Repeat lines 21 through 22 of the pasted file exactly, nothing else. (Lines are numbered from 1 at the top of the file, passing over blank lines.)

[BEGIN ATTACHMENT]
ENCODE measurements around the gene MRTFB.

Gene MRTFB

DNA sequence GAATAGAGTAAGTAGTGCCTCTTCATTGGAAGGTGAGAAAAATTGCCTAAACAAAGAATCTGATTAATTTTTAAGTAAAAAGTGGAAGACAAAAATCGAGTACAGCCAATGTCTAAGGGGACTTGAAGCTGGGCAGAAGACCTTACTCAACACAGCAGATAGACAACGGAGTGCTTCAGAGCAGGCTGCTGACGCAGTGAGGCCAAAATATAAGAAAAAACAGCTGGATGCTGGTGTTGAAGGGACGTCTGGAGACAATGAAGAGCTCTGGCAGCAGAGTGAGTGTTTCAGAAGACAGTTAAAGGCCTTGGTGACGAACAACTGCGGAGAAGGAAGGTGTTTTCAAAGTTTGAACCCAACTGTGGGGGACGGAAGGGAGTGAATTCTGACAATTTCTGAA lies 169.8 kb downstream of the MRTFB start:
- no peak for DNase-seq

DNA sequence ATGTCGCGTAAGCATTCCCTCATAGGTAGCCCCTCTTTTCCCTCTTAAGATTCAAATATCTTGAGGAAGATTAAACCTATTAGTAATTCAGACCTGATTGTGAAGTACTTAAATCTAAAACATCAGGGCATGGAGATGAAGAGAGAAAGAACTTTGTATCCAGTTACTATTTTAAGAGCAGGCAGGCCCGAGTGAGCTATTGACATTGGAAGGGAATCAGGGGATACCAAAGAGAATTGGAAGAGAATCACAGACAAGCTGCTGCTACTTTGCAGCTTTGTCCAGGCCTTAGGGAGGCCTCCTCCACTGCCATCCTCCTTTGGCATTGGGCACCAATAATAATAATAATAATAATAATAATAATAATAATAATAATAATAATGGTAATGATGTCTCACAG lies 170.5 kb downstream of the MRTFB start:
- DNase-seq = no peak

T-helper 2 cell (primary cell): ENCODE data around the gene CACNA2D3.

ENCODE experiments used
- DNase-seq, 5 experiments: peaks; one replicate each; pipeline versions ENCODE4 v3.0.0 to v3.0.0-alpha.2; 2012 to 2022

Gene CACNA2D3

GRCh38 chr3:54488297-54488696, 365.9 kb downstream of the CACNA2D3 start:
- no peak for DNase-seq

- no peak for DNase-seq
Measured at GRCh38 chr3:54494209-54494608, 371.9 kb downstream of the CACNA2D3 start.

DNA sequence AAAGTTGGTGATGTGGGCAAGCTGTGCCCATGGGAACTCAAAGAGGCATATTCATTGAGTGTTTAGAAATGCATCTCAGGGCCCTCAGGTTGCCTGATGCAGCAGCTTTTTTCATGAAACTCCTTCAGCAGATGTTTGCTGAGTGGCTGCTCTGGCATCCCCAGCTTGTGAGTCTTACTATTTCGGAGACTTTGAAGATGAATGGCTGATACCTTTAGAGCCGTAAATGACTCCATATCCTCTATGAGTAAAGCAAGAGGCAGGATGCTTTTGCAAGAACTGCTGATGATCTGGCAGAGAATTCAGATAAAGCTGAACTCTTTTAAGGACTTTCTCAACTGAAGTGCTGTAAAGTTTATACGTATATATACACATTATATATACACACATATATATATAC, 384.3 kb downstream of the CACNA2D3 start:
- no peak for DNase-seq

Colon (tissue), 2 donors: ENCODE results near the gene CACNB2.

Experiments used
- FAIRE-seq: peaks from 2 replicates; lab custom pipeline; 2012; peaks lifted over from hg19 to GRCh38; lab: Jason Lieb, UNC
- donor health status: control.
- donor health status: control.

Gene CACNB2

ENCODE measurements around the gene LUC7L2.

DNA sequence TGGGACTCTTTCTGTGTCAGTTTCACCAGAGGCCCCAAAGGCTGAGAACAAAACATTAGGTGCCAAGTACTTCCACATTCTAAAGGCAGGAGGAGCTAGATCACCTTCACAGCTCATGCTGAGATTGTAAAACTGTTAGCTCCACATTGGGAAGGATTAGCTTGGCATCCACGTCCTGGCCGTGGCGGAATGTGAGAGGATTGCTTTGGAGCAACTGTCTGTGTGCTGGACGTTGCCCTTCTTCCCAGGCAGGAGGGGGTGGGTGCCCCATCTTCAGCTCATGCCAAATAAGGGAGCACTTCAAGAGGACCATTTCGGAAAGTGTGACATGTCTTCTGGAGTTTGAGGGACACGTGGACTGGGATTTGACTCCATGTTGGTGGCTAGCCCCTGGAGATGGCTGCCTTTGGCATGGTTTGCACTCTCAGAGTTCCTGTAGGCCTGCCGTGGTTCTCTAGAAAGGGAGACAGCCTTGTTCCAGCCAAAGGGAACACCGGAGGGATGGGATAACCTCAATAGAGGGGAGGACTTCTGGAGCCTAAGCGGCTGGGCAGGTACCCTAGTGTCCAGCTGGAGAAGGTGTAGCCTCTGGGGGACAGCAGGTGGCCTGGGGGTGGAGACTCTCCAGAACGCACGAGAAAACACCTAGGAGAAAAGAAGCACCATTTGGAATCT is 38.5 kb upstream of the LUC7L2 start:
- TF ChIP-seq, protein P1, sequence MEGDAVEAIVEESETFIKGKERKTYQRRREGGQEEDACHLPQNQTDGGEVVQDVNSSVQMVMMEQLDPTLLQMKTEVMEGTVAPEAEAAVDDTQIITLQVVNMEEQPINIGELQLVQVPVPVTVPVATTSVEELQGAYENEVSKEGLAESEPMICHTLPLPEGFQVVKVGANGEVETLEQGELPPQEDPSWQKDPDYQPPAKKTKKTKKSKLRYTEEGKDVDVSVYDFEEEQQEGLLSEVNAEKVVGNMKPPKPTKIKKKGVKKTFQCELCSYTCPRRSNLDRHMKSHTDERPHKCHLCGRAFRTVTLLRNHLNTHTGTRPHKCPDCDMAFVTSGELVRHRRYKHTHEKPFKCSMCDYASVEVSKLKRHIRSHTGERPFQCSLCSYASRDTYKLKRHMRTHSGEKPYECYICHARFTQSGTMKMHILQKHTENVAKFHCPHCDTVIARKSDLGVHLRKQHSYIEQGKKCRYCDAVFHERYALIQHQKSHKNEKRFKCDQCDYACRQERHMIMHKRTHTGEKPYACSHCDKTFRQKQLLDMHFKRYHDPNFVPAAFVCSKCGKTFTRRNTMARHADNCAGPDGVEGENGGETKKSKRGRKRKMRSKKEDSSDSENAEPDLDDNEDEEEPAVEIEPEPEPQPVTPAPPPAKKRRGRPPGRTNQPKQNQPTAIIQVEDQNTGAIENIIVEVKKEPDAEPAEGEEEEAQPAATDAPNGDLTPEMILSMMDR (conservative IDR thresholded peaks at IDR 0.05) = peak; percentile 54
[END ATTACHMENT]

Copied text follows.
- donor health status: control.

Gene CACNB2